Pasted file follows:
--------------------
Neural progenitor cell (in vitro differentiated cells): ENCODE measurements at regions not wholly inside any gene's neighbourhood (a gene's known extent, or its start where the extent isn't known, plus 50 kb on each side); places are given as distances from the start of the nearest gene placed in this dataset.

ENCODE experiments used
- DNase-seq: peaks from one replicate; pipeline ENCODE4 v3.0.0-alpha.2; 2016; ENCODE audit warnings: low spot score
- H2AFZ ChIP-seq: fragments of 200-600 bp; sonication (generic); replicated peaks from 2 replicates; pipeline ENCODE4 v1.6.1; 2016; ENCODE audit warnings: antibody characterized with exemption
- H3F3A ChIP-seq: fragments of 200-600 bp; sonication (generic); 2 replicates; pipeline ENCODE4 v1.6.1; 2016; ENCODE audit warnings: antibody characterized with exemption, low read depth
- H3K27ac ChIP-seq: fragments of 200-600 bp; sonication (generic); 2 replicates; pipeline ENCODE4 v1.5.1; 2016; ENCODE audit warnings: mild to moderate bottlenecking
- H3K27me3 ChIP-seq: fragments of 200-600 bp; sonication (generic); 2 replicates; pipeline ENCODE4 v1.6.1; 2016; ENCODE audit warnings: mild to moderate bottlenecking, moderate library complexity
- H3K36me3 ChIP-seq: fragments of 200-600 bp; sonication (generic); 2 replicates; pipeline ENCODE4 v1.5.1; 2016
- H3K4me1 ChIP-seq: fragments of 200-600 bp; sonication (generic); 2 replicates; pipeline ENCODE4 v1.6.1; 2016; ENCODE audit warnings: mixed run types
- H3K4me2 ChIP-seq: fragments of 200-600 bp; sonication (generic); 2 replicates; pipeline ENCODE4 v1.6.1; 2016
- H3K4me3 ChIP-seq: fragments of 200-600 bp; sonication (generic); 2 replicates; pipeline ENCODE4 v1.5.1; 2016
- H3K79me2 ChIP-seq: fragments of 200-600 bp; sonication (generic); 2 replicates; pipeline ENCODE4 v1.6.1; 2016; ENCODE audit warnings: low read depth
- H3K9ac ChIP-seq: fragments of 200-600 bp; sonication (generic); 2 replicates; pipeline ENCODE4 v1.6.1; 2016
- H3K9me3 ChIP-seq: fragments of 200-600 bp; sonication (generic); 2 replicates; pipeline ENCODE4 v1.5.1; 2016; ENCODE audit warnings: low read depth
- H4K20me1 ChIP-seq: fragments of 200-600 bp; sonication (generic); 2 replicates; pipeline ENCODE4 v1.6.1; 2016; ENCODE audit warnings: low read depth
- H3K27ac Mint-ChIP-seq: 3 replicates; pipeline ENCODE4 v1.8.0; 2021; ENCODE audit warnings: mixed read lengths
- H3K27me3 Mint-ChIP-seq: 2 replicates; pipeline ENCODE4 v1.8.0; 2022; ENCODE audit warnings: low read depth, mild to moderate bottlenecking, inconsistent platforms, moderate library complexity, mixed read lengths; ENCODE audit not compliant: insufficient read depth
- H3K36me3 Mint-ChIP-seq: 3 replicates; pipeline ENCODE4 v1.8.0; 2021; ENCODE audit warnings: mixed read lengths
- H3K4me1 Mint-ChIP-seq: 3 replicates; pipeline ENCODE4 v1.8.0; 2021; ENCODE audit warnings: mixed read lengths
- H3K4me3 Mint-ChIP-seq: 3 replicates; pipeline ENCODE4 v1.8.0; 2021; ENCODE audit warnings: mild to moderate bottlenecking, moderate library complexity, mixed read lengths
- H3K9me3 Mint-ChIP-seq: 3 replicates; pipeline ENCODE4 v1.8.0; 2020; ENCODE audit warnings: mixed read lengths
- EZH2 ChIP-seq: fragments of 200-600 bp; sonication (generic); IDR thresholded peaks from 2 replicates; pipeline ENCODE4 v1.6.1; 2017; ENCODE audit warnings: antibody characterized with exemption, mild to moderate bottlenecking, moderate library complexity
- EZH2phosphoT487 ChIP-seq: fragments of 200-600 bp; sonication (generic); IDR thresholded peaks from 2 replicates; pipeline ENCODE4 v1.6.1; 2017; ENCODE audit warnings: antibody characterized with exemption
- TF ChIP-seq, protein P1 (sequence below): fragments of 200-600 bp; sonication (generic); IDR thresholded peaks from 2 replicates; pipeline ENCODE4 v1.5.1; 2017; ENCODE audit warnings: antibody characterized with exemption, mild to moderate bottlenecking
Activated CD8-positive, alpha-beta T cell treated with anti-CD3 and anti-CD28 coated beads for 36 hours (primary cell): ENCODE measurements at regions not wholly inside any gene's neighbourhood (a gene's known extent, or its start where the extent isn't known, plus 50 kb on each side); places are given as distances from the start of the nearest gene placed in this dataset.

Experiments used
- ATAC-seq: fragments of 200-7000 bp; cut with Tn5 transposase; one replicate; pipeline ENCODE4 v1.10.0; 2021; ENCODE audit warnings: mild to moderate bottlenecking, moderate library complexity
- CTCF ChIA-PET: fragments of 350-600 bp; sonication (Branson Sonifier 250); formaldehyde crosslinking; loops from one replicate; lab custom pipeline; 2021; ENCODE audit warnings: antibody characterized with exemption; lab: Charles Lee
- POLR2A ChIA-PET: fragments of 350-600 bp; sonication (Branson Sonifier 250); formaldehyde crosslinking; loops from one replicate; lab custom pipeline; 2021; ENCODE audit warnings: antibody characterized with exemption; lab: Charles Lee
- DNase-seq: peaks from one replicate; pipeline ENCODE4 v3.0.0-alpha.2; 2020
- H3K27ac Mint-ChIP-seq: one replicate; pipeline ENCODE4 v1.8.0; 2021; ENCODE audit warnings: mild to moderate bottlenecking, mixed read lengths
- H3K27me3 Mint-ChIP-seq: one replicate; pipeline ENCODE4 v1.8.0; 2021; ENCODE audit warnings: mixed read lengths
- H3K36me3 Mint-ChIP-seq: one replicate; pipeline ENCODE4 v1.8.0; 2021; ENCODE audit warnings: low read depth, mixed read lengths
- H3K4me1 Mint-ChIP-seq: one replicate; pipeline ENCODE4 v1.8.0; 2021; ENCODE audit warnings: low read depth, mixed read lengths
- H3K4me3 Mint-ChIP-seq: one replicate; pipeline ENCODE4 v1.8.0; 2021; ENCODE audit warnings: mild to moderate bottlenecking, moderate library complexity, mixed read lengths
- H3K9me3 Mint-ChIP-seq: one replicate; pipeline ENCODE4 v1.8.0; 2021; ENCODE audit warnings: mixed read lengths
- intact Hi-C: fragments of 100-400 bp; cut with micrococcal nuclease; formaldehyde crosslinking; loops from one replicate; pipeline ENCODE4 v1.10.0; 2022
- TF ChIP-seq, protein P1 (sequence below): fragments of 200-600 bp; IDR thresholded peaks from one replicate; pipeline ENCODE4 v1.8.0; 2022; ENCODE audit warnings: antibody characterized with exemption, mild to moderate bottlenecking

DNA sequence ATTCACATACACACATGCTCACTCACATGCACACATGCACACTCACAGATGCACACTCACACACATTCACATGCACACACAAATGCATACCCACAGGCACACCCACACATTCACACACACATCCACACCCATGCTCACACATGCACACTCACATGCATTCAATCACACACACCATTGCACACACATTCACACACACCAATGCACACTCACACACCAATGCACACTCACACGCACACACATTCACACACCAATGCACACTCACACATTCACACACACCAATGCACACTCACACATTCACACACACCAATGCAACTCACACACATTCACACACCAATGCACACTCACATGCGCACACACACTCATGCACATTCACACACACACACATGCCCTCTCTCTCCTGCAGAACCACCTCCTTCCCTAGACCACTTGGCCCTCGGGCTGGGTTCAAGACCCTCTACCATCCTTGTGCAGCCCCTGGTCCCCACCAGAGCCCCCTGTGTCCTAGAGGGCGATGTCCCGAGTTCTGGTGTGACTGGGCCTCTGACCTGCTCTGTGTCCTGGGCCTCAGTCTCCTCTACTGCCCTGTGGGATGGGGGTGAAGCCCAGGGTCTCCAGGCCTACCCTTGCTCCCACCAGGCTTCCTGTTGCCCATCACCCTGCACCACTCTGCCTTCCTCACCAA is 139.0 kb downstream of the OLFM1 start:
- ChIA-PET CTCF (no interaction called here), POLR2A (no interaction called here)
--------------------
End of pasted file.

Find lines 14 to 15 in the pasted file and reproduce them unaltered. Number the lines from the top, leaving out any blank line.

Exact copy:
- H3K9me3 ChIP-seq: fragments of 200-600 bp; sonication (generic); 2 replicates; pipeline ENCODE4 v1.5.1; 2016; ENCODE audit warnings: low read depth
- H4K20me1 ChIP-seq: fragments of 200-600 bp; sonication (generic); 2 replicates; pipeline ENCODE4 v1.6.1; 2016; ENCODE audit warnings: low read depth